In my last Scrum article; SCRUM-tastic Tuesday - Dealing with naysayers; I talked about common complaints heard when trying to employ the Scrum process. As I mentioned, those types of comments are not really unique to Scrum and are often heard when trying to implement other processes by those that don't feel they need any process. There was one question that I purposely left out which requires some dedicated focus.
This work is too large to fit in Scrum.
This brings up a couple separate issues... "push-back" and managing individual backlog items that are spread across many Sprints. The push-back is easily dealt with, by using a little common sense. The naysayer is attempting to suggest that large projects cannot be accomplished using iterative or Agile processes. Assuming they can say that with a straight face, any experienced manager should see right through it. Just take a look at any Gantt Chart for a typical waterfall process and the non-sense should become evident. Even if the decision to use Scrum vs. some other process is open for debate, this line of thinking is a slippery slope and often leads to cowboy-development initiatives which can easily fail, fall behind schedule, exceed budgets, or miss customer expectations entirely.
At the risk of sounding redundant, Scrum strives to have its participants set a short-term goal (e.g. the commitment), allow it to happen, and then retrospectively assess what they have done. This frequent repetition allows its participants to make minor; even major; course corrections based on their experiences throughout the life of a project. But what about larger architectural considerations? Good question... Just because you're working in short iterations does not mean you can't work from a larger architectural plan. Adherence to this plan is left to the Product Owners (or architects) to ensure backlog items are prioritized appropriately before each planning session.
If you're working on a big project you may find that you have backlog items that are either so large they can't be accomplished in one iteration, or represent work that applies to every Sprint. These situations are actually very common in Scrum and have many names (e.g. Epic's, Saga's, Enterprise Stories, etc.). Requirements surrounding compliance with specifications are a common example of this. If you've developed e-commerce sites you may have had to comply with things like PCI, Section 508, OWASP, and others. There is a tendency to make these types of things backlog items although I think this may be a mistake. Generally speaking, backlog items should represent "what" the customer wants. These types of requirements are really constraints on "how" it will be implemented. This may seem like splitting hairs but there is a reason for this line of thinking.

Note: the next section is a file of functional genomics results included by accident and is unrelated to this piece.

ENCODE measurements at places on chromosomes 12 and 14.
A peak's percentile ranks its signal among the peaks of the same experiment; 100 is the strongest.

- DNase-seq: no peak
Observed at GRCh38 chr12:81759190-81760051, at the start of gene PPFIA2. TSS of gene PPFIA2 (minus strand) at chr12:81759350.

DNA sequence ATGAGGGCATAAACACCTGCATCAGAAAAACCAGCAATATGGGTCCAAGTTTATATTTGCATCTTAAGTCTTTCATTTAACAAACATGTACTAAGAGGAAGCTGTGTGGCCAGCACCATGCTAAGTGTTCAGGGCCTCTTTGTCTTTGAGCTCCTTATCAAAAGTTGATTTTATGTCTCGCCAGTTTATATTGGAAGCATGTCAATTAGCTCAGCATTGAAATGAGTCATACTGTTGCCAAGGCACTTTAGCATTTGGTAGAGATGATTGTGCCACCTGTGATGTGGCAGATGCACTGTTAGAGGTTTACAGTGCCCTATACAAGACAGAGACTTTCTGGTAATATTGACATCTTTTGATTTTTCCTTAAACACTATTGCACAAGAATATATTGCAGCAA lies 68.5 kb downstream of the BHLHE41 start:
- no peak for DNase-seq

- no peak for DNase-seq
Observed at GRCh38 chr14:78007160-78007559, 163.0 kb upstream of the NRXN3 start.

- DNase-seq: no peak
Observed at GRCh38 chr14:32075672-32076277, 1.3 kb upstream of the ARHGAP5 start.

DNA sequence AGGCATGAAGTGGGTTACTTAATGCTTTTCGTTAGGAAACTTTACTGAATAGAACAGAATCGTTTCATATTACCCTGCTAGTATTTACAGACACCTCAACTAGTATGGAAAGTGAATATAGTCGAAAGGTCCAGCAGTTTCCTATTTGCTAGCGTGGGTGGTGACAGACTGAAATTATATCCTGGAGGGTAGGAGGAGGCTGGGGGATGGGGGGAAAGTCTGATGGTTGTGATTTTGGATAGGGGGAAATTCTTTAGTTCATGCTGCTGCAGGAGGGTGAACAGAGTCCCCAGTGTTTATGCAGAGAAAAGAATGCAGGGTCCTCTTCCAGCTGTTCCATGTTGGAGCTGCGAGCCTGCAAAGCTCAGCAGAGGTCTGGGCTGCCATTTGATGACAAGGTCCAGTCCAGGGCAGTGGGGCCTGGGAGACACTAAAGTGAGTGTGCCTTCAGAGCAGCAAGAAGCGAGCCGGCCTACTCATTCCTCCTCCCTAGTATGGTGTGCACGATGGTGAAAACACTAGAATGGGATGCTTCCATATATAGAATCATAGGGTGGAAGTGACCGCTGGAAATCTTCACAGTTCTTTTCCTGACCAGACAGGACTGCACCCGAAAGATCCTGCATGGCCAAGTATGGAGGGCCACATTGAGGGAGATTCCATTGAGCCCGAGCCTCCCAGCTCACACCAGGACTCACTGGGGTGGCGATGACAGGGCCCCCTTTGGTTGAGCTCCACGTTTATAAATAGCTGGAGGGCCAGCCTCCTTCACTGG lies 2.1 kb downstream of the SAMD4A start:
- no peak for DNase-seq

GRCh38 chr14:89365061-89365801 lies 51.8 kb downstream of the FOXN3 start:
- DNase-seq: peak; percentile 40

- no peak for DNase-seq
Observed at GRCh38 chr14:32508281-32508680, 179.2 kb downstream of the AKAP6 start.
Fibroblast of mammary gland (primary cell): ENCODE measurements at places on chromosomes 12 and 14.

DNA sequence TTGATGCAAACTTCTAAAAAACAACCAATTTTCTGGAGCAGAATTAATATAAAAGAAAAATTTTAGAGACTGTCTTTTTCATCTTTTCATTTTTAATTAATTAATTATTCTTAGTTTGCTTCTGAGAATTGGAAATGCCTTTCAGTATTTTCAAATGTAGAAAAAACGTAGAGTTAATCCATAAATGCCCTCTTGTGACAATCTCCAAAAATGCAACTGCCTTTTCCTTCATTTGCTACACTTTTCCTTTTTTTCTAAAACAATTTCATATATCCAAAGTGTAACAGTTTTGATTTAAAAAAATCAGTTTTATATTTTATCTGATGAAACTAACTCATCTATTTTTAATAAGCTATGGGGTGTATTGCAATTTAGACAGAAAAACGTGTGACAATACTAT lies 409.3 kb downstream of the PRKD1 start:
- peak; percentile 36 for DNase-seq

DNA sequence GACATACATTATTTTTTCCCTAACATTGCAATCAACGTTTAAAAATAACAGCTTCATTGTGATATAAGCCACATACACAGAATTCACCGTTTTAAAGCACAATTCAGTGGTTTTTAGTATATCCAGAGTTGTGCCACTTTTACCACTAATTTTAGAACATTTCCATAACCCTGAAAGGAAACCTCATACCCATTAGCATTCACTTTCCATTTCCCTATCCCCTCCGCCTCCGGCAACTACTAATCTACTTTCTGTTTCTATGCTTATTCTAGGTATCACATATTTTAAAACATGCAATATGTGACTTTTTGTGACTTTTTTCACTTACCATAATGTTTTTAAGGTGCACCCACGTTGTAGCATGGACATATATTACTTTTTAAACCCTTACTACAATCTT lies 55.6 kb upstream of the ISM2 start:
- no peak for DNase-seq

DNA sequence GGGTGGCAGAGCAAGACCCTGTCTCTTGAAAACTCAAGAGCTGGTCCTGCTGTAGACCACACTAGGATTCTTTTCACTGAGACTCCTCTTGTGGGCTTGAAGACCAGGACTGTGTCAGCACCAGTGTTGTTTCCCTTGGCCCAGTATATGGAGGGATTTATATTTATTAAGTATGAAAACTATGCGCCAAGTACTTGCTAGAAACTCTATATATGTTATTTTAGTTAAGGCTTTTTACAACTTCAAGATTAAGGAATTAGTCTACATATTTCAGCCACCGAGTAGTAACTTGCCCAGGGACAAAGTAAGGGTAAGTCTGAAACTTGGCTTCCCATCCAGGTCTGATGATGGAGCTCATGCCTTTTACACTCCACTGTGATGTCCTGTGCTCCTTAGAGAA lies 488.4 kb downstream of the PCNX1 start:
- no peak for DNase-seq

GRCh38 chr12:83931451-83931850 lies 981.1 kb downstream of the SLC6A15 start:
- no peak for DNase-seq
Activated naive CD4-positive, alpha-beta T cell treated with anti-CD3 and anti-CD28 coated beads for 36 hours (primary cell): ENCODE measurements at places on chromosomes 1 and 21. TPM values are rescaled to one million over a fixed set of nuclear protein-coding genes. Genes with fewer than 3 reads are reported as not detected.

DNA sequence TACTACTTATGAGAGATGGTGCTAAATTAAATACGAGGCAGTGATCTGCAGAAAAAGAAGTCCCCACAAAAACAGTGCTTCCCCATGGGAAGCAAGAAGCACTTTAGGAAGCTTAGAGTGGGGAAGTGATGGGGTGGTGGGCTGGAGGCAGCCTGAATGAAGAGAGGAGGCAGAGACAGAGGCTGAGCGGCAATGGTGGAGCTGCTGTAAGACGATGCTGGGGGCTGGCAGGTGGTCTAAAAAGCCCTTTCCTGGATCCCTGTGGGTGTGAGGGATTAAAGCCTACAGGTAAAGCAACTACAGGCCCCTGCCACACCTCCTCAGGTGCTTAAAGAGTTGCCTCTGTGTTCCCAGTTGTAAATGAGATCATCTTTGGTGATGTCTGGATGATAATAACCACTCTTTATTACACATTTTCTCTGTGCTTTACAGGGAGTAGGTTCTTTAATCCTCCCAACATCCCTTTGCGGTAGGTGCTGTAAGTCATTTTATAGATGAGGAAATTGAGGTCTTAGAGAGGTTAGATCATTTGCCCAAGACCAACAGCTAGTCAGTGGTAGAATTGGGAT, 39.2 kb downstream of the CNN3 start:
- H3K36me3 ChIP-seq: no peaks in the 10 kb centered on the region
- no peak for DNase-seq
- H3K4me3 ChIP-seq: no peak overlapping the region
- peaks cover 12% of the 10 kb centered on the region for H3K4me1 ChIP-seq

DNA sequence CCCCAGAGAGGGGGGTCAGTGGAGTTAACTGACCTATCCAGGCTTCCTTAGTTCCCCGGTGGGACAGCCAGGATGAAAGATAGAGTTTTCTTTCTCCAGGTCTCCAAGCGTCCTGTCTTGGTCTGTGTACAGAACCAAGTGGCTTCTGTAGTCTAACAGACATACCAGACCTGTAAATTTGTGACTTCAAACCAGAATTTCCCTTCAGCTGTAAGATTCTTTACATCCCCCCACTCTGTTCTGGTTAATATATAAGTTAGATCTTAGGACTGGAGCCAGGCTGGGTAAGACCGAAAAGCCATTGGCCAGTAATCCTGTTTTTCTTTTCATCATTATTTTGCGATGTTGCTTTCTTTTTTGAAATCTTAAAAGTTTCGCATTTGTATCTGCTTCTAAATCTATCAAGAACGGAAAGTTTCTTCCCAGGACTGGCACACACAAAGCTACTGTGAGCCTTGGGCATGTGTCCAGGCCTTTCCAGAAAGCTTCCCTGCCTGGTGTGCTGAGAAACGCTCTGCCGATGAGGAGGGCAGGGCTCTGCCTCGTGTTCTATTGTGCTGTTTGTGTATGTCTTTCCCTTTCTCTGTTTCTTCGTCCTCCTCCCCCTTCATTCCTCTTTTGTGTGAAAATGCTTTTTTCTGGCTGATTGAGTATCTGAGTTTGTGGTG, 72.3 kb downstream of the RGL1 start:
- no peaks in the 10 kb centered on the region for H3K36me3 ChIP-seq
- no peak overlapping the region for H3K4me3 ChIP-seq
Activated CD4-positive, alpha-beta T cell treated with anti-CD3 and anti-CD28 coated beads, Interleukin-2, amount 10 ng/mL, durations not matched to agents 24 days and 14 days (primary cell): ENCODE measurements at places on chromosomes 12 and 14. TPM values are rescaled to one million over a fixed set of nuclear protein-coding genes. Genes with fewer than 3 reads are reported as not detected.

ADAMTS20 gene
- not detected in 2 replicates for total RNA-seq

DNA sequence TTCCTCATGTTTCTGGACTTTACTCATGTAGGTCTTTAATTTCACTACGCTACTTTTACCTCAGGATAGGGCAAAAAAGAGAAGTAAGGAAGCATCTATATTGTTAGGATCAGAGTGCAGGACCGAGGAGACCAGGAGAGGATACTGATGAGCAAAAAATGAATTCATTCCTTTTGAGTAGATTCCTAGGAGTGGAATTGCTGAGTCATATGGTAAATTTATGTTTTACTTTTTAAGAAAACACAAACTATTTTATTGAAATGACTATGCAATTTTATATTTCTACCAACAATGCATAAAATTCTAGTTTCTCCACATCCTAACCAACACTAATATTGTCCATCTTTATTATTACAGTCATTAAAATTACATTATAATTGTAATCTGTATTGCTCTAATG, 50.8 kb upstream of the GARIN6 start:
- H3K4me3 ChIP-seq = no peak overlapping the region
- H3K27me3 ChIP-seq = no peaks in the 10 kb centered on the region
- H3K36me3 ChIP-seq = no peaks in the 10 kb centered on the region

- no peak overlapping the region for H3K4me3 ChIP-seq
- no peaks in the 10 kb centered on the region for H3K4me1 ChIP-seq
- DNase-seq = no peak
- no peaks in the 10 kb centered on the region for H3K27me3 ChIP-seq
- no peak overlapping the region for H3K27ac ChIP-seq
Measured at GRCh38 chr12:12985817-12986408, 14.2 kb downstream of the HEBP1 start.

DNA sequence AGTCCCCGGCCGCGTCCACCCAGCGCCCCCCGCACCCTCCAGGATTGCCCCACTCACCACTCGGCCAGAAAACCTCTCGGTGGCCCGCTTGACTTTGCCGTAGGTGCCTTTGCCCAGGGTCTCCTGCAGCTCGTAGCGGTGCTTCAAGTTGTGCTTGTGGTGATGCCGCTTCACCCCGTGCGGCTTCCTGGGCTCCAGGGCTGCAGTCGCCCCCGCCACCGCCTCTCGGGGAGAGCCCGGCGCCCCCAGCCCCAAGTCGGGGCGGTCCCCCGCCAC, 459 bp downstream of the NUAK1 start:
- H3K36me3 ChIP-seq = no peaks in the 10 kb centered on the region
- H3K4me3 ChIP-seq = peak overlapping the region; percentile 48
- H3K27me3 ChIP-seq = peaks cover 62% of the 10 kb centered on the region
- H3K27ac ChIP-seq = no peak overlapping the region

The problem (or at least concern) is backlog overload or making the "process" become the product rather than focusing on prominent features. If Product Owners keep presenting the same backlog items over and over again, these items can take valuable time away from consideration of more substantial feature-sets during planning sessions. This can start to turn into white noise, and pretty soon no one is really paying attention. I'm not suggesting specifications aren't important, I just think they should be planned and dealt with in a different manner. I like to think of them as "constraints" rather then backlog items. These are things that shape "how" the developer will implement "what" the customer needs. Constraints are a natural part of defining "what" is needed, so it shouldn't seem strange to add them to a given User Story.
This is a bit Freudian, but the goal here is to keep the main focus on the larger User Story as apposed to any one constraint and the smaller the number of stories in planning the more effective your meetings will be. To make up for any concerns related to not making specs a first class backlog item, try making your specifications a focus-area in your test plans. This gives you visibility into overall compliance and will be a continued reminder for everyone involved.
No matter how you decide to manage such requirements, these concerns are not really unique to Scrum, or any other Agile process for that matter. With that said, the Scrum process does provide a framework which may just make it easier to manage within your team. If nothing else, these considerations may just help you do a little push-back of your own on those naysayers.